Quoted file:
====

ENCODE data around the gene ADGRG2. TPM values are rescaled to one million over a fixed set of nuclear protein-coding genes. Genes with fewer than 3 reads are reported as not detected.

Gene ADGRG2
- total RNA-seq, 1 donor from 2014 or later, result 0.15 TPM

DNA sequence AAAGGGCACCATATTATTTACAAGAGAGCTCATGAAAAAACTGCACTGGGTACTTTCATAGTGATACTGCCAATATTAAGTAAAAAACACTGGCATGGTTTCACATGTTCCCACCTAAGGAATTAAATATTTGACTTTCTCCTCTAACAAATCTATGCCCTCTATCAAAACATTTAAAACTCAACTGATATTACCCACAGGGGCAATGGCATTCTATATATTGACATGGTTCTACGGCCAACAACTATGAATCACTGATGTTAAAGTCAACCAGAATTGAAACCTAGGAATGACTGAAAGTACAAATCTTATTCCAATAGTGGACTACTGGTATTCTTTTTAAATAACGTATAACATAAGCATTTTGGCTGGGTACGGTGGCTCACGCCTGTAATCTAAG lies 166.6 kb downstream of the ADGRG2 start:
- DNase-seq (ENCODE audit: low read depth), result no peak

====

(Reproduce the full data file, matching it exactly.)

ENCODE data around the gene ADGRG2. TPM values are rescaled to one million over a fixed set of nuclear protein-coding genes. Genes with fewer than 3 reads are reported as not detected.

Gene ADGRG2
- total RNA-seq, 1 donor from 2014 or later, result 0.15 TPM

DNA sequence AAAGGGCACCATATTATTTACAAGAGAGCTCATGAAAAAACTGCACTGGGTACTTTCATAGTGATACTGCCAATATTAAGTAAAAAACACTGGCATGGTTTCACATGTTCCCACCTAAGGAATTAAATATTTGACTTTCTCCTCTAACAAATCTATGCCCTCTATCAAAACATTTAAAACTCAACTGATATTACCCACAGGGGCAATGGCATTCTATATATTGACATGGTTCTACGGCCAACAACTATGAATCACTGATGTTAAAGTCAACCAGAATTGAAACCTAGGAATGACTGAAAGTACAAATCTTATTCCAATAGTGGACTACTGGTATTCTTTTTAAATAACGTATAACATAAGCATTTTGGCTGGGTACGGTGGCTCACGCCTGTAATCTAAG lies 166.6 kb downstream of the ADGRG2 start:
- DNase-seq (ENCODE audit: low read depth), result no peak